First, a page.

Kevin Anderson

KAPUSKASING – Kapuskasing residents can expect to see a 10 per cent hike in their water bill and a 30 per cent hike in their sewer bill, after council voted Monday to accept the 2019 water and sewer budgets.

Council is beginning the transition to a usage-based system as mandated by the government. Previously, a portion of water and sewer costs were calculated based on a property’s Municipal Property Assessment Corporation (MPAC) assessment.

This means that property owners will see a drop in their municipal tax bill since water and sewer have been removed.

The effect of the new usage-based system will vary from property to property.

For example, the “average family of four” in a dwelling with a value of $100,000 is likely to see little to no change in their annual costs since it will save on its municipal tax bill, but be paying more for water and sewer, allowing the two to offset each other. Other residences falling outside of that “average” will likely see a fluctuation in their costs either one way or the other.

The biggest difference is likely to be felt by business and industry.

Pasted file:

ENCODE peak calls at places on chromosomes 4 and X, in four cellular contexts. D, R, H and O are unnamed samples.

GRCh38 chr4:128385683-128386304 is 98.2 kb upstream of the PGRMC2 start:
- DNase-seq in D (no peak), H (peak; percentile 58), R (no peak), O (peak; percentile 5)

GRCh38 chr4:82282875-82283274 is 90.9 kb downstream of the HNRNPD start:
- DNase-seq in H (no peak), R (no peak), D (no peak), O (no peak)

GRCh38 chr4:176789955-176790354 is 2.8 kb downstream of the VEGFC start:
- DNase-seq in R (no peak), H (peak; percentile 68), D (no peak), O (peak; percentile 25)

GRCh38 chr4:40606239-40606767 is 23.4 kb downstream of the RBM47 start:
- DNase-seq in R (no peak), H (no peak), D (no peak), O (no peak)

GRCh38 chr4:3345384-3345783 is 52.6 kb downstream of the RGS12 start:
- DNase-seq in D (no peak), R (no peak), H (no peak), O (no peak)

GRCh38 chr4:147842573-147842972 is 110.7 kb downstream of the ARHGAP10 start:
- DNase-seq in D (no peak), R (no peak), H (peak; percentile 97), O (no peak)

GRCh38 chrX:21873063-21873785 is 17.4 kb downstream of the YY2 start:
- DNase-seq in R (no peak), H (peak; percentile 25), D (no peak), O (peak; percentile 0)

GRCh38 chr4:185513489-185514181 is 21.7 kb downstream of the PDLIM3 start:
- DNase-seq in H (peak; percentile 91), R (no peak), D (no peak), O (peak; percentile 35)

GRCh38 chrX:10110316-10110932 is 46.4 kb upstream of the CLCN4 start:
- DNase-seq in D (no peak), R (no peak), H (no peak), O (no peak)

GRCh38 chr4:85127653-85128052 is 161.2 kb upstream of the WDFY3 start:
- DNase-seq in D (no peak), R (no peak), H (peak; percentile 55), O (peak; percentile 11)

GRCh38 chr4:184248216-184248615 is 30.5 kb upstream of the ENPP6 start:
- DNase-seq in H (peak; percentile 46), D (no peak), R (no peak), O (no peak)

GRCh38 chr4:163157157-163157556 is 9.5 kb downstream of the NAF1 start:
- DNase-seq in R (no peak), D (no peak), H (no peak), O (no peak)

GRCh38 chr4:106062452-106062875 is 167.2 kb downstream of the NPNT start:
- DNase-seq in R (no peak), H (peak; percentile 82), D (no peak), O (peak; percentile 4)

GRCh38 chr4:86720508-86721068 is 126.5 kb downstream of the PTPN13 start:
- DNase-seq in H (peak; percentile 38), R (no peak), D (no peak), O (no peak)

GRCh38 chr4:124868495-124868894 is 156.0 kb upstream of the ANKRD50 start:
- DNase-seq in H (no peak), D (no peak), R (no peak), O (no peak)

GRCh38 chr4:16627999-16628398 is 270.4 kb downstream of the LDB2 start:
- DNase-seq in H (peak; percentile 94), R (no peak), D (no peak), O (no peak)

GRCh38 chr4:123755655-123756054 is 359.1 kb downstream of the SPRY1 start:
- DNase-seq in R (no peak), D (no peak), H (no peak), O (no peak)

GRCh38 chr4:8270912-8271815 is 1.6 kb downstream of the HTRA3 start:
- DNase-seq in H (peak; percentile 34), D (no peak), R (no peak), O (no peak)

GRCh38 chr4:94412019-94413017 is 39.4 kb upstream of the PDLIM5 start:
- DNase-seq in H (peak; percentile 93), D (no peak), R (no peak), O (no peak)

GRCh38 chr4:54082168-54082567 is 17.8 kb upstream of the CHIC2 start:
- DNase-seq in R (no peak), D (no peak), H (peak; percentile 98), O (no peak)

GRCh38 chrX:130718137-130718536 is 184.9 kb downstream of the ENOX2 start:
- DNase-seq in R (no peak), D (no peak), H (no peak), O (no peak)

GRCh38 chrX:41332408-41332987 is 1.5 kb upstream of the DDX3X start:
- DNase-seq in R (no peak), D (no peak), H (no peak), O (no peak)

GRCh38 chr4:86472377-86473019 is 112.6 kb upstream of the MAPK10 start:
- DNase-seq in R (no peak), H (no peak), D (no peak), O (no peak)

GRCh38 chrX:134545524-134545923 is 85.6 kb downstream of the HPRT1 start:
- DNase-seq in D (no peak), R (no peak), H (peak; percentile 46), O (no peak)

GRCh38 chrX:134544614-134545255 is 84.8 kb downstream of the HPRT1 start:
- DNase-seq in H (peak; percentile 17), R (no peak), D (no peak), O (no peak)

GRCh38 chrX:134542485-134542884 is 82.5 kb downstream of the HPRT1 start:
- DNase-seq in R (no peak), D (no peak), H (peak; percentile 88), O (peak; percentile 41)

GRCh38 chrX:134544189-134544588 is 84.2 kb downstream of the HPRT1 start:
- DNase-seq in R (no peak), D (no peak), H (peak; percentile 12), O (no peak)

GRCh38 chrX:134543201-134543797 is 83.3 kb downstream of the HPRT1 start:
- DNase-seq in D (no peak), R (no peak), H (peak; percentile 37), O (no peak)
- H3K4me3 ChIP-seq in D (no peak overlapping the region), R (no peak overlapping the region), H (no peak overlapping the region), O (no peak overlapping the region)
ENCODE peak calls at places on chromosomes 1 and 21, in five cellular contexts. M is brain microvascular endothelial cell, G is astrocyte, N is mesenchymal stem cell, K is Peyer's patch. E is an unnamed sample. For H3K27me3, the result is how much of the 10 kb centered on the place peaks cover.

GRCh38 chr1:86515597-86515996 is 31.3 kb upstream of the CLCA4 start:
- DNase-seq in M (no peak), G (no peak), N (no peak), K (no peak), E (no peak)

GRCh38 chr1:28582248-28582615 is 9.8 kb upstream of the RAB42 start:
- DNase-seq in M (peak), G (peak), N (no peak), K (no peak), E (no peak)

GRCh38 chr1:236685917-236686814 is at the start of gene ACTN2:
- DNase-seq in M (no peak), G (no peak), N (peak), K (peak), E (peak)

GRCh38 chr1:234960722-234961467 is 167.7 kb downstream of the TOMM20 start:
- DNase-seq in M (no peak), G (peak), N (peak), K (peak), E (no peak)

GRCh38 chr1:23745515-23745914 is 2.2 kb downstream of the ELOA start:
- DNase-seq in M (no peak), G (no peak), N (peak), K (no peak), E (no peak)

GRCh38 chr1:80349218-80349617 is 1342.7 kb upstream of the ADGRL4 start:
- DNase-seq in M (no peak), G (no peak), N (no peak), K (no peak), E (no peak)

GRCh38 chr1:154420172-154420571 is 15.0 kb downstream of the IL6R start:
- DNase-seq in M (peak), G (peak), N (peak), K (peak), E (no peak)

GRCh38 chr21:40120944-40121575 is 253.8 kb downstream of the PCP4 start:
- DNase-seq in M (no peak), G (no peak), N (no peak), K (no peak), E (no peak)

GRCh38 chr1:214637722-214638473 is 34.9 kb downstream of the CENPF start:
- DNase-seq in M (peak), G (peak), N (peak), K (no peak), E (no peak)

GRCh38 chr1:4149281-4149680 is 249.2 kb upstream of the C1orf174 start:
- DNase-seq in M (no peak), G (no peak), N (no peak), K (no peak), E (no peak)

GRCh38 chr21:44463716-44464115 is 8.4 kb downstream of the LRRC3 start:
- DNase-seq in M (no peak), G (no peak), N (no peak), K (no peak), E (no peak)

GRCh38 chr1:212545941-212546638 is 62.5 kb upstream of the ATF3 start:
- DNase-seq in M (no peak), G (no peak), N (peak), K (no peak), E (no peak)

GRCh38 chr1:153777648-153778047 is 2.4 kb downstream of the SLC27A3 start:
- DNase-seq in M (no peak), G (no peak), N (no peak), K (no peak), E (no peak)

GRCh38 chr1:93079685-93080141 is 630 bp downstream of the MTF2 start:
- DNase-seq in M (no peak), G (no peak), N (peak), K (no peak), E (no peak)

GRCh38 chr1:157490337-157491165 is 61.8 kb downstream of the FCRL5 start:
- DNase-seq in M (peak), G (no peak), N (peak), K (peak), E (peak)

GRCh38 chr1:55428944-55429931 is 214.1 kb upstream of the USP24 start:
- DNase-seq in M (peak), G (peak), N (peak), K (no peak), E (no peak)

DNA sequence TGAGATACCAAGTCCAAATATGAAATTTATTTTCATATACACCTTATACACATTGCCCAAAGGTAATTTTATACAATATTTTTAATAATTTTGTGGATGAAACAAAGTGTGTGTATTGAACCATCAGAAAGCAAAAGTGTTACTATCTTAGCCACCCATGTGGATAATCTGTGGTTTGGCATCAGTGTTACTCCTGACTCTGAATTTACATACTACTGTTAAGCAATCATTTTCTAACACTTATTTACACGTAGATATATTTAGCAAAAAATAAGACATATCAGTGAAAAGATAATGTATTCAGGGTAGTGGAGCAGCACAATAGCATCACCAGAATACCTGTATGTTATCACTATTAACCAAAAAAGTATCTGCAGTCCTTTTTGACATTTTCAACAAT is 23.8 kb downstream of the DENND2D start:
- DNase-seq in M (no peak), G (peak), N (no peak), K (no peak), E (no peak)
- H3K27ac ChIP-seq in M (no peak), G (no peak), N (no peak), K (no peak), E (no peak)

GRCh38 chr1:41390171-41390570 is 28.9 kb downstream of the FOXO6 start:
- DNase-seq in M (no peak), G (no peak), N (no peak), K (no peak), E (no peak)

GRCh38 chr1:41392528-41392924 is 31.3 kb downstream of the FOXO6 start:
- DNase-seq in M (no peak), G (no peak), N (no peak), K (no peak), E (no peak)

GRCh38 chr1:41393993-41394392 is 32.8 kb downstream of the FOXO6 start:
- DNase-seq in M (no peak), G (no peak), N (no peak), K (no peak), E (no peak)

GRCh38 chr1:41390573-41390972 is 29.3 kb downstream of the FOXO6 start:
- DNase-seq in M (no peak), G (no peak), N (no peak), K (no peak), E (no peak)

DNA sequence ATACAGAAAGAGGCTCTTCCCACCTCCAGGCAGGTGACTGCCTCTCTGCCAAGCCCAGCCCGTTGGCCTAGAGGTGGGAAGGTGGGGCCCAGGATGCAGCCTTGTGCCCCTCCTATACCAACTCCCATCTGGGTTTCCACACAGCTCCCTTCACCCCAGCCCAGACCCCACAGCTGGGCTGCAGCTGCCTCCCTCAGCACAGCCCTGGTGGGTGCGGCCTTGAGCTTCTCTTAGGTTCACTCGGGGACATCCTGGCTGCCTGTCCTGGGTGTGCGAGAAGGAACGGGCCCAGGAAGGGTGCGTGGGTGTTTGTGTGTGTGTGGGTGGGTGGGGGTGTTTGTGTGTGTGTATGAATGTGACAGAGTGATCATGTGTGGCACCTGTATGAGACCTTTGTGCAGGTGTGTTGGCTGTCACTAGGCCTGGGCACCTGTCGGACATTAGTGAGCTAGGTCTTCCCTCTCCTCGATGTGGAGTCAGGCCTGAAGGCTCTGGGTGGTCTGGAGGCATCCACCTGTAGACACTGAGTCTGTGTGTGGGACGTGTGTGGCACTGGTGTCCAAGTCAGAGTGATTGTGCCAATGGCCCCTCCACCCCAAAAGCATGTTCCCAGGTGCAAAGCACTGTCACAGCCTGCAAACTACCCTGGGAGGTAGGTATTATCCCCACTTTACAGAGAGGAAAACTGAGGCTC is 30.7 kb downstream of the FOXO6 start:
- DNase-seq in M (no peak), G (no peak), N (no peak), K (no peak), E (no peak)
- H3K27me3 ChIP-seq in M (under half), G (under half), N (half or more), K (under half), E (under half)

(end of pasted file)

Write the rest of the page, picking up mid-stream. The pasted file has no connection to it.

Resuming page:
A large department store for example, is likely to see a significant decrease in its municipal tax bill, since water and sewer are no longer tied to MPAC assessment and as a rule, these types of businesses are not likely to have a high rate of water consumption.

A business with a much smaller geographic footprint, but a high rate of consumption (i.e. carwash) will likely take a significant hit under the new system because no part of water or sewer any longer tied to the MPAC assessment.

If there is a silver lining to be found, it is that the rate hike could have been much higher for both water and sewer.

Both systems are required to be self-sustaining. In order to do this strictly through a rate augmentation, the municipality would have had to raise the water rate 22 per cent and the sewer rate by 58 per cent.

Deciding this just wasn’t feasible, the municipality has chosen to dip into its reserves, pulling $38,000 for water and $176,744 for sewer in order to help defray the cost to taxpayers.

“We’re pulling out of the reserves this year, but it’s not a practice that we’re going to be able to continue indefinitely,” said Town of Kapuskasing CAO, Guylain Baril. “Eventually, the water and sewer services will have to be self-sustaining financially, with only the portion of reserves dedicated for water and sewer allowed to be used for those purposes.”

Baril continued, saying he understood the whole transition from the partially MPAC-based system to the usage-based system may be somewhat confusing to some.

“We encourage anyone with questions to come and see us at the Civic Centre,” said Baril. “We’ll be happy to go over people’s bills with them and explain how and why the change has affected them.”